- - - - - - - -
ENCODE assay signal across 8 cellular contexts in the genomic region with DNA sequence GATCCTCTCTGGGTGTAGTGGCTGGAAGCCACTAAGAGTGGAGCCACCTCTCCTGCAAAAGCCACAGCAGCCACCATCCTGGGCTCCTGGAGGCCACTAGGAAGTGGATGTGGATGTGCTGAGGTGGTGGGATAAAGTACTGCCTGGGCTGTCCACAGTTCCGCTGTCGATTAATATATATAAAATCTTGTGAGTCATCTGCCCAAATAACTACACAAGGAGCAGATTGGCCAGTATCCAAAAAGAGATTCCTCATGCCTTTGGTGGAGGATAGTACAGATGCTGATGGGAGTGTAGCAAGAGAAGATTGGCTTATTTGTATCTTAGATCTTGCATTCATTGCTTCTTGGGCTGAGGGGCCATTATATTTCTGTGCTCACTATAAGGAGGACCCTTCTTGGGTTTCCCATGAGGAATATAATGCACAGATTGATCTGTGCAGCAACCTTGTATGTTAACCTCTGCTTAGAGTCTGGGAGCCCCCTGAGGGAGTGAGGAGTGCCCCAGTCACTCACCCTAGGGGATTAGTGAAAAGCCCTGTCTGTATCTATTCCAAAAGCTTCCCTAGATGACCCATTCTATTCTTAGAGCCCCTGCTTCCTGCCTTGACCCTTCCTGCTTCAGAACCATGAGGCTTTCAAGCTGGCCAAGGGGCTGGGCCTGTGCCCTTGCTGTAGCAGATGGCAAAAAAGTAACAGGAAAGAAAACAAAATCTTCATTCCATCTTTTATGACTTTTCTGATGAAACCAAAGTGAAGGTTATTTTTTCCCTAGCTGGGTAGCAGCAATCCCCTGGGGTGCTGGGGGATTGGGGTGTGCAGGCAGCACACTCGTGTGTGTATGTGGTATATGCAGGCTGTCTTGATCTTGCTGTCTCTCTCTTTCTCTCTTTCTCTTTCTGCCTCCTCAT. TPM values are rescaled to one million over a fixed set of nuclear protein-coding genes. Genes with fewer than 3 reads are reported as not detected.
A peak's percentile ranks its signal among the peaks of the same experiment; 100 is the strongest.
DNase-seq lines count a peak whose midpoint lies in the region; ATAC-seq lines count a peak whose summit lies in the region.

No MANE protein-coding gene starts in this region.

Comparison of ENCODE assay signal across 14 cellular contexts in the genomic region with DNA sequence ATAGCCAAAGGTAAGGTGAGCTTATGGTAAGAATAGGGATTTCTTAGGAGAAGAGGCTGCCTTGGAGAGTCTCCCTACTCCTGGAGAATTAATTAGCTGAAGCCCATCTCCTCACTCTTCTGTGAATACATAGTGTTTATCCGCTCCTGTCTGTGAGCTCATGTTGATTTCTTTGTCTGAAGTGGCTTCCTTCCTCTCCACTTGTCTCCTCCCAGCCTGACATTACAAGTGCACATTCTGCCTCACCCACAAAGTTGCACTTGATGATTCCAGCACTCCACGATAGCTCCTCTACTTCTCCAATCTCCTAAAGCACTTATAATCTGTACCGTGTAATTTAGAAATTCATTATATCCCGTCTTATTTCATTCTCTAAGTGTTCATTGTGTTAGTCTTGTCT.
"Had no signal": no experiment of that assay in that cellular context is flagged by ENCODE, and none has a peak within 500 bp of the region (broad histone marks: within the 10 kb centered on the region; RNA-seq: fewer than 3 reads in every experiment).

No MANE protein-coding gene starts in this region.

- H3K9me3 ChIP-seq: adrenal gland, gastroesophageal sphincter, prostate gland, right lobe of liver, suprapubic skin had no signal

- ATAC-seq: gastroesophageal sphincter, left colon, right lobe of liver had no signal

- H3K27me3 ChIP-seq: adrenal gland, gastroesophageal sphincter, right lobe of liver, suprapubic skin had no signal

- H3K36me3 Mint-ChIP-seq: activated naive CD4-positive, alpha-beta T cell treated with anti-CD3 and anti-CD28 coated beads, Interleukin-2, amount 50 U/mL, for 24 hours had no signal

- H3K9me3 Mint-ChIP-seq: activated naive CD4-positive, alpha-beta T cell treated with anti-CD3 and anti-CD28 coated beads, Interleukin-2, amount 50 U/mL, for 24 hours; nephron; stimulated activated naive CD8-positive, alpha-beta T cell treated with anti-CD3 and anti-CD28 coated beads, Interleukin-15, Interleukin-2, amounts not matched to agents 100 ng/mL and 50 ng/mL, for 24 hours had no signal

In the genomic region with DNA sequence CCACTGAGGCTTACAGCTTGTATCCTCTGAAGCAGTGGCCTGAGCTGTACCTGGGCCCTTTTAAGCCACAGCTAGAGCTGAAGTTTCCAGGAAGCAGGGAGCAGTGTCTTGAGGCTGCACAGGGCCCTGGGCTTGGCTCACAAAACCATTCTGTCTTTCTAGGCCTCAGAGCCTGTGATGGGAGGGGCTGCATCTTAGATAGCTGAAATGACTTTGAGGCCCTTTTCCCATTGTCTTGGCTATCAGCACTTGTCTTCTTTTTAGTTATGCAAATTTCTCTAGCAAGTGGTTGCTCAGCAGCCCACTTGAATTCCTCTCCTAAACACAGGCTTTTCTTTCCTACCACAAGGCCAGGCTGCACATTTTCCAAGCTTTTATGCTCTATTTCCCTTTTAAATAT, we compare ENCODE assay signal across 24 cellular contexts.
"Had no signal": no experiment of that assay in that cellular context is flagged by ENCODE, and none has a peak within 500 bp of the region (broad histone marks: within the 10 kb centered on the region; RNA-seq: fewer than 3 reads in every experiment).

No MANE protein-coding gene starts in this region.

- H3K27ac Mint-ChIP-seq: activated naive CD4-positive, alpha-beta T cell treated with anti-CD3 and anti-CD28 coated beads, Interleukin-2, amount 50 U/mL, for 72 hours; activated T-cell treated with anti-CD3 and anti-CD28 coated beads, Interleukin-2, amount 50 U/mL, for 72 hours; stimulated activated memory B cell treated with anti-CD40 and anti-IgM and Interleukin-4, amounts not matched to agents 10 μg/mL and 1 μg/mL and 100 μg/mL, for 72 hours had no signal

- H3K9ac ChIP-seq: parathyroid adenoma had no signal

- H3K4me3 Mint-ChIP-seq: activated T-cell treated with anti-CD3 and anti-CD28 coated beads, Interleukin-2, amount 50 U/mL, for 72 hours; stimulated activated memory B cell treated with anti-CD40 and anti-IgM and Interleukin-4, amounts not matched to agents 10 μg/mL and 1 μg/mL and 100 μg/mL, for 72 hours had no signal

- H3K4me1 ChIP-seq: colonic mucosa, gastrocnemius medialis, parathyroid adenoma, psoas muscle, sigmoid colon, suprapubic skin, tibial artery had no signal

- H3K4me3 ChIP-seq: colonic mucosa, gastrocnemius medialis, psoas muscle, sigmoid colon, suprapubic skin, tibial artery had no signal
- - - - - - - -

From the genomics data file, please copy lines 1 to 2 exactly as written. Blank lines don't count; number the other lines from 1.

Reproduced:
ENCODE assay signal across 8 cellular contexts in the genomic region with DNA sequence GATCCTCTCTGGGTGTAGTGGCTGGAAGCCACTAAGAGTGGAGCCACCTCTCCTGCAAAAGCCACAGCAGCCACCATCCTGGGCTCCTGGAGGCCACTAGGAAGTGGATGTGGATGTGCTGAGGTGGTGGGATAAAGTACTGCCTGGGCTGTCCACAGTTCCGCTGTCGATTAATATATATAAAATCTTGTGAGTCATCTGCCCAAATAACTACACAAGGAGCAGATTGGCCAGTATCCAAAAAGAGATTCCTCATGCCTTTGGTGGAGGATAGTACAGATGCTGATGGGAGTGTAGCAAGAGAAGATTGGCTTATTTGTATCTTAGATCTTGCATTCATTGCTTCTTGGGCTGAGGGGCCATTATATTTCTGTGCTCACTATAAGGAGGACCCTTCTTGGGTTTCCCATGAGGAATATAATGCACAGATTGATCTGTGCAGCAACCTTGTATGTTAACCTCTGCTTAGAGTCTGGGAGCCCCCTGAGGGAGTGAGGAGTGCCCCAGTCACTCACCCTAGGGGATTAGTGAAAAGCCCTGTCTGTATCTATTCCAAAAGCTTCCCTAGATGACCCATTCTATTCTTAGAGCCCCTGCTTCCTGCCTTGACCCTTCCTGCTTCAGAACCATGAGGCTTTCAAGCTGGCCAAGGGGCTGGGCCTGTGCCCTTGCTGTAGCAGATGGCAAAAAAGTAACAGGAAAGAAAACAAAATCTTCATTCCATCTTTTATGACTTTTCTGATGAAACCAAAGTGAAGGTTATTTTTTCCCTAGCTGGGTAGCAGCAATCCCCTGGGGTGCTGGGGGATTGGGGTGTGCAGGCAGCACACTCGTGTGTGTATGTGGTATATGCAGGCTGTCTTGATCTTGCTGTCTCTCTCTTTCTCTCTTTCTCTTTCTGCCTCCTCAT. TPM values are rescaled to one million over a fixed set of nuclear protein-coding genes. Genes with fewer than 3 reads are reported as not detected.
A peak's percentile ranks its signal among the peaks of the same experiment; 100 is the strongest.